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    Petrie: Four categories of risk for long term development of unconventionals

    There are four categories of risk that must be addressed when talking about long term development of unconventional fossil fuels, said Tom Petrie, chairman of Petrie Partners.

    Petrie was among other senior industry executives sharing insights on sustainable growth at this year’s Winter NAPE Business Conference held Wednesday, February 5 in Houston.

    Tom PetriePetrie, a long-time industry veteran, spoke to OGFJ in August 2013  about the excitement of what would become the North American unconventional revolution. “It's an amazing time,” he said, talking about one of the last major deals made at Petrie Parkman, an energy investment banking firm he co-founded prior to joining Petrie Partners in 2012. In 2006, Devon Energy acquired oil and gas properties from Chief Holdings for $2.2 billion. The nature and scale of privately-held Chief Oil & Gas's assets in the Barnett Shale made the deal a “wake-up call for the industry,” he said.

    “Within about nine months, there were 12 different shale plays” and while not all of them were successful, the transformation of the industry began. “Suddenly we saw a transformation in the supply elasticity expectations of the industry for producing gas. This has enabled the US to morph from a country that was looking to import gas to meet domestic demand to one in which we are currently constructing export terminals to sell US gas abroad. That's a pretty big macro-trend – probably one of the most exciting ones going on in terms of staying power over one, two, three, maybe four decades,” he told OGFJ.

    Fast forward to 2014 and the focus is on the sustainability of the North American shale revolution. In his presentation to the NAPE audience, Petrie touched on four categories of risk for long term development of unconventionals.

    Environmental issues and constraints, infrastructure challenges, energy price volatility and shifting globalization trends are four risks that shale developers and investors need to consider when thinking about sustaining the US oil and gas revolution, he said.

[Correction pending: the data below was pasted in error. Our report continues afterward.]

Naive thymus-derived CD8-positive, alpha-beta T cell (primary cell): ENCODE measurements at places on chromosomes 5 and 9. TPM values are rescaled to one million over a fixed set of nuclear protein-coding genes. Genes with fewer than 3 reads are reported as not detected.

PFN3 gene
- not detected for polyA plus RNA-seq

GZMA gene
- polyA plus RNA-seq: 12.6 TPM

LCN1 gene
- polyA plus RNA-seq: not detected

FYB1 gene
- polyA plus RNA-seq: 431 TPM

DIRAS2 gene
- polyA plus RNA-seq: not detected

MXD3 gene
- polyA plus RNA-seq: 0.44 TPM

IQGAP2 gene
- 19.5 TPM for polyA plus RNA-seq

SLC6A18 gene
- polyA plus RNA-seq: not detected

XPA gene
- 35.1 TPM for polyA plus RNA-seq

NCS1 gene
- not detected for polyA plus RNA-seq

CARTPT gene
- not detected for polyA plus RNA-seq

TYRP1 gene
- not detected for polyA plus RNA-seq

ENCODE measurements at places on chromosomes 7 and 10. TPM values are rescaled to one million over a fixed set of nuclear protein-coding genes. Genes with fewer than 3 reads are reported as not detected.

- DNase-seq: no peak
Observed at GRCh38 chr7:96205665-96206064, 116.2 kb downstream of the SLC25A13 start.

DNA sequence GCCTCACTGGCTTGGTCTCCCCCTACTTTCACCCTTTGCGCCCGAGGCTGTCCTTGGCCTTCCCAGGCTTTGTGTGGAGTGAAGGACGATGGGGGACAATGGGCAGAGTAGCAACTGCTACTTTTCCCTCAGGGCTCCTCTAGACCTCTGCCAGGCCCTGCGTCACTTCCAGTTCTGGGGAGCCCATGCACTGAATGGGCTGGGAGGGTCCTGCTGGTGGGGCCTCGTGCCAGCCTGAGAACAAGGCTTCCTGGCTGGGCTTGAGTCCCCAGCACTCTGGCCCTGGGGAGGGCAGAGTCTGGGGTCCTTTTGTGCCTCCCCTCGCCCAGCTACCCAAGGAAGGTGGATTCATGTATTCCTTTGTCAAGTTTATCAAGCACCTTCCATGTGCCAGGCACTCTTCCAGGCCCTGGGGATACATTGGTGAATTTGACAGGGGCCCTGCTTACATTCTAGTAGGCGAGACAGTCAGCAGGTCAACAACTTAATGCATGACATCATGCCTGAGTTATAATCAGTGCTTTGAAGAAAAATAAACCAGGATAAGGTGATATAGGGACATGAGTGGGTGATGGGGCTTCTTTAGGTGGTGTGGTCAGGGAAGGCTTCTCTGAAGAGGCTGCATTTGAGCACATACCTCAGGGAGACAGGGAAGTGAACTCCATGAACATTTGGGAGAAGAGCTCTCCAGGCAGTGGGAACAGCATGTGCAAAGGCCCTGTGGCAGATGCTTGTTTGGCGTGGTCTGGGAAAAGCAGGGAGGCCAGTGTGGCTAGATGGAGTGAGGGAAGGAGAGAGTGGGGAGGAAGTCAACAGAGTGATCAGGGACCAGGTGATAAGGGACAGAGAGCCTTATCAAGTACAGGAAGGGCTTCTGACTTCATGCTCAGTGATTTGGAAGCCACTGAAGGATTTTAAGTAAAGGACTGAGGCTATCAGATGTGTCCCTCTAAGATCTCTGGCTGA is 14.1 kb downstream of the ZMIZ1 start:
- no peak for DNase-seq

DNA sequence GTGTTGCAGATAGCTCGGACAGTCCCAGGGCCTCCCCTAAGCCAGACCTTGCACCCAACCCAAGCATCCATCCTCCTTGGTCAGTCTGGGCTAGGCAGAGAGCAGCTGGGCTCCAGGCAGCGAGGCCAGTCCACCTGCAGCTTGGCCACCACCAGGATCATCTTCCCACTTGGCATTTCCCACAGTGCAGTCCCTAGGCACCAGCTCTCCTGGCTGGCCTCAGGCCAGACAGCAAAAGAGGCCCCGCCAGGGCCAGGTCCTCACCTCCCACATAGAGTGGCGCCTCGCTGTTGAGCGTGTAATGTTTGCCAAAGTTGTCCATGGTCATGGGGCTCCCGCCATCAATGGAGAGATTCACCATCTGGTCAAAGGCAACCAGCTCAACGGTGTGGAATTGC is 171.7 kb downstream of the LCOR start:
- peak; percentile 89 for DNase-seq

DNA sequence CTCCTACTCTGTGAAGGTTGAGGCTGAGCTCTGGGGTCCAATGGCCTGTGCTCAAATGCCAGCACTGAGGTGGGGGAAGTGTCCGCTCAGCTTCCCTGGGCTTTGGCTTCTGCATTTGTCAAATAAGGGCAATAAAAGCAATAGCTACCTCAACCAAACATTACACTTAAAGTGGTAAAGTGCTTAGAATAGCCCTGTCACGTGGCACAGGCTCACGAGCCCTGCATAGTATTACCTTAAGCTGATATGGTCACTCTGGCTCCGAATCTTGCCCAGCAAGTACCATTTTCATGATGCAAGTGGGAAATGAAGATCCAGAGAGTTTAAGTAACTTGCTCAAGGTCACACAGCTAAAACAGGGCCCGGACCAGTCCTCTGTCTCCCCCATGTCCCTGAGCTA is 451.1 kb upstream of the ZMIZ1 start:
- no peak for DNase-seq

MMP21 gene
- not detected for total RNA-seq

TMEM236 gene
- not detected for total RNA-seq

The opposition to hydraulic fracking is real and organized, Petrie said, echoing Former Secretary of the Interior Ken Salazar’s presentation to The NAPE Business Conference attendees earlier in the day regarding the need to proactively address the issue in public forums.

    Fugitive methane, water quality and availability, as well as air emissions are factors that also must be addressed, Petrie continued.  Positively, the energy industry is now “highly sensitized” and has not only become more effective in its response to issues as they arise, but has gained knowledge that helps anticipate issues beforehand.

    “When analyzed in the context of competing alternatives, most environmental issues can be effectively addressed especially by explaining the option to mitigate impacts,” Petrie continued.

    Infrastructure also poses challenges. The magnitude of new requirements is enormous, Petrie noted, but the challenges of infrastructure build-out represent major opportunities for economic growth throughout the US. Oilfield inflation is still possible in a mildly deflationary overall economy, and concerns about capital availability remain.

    Energy price volatility, another concern, will likely survive the unconventional revolution, Petrie said, albeit likely within a dampened range of variability.

    Shifting globalization trends are another risk factor, but the shale revolution should present US leadership with an enhanced ability to deal with such challenges.

    The bottom line, concluded Petrie, is that all such challenges are manageable.

     

     

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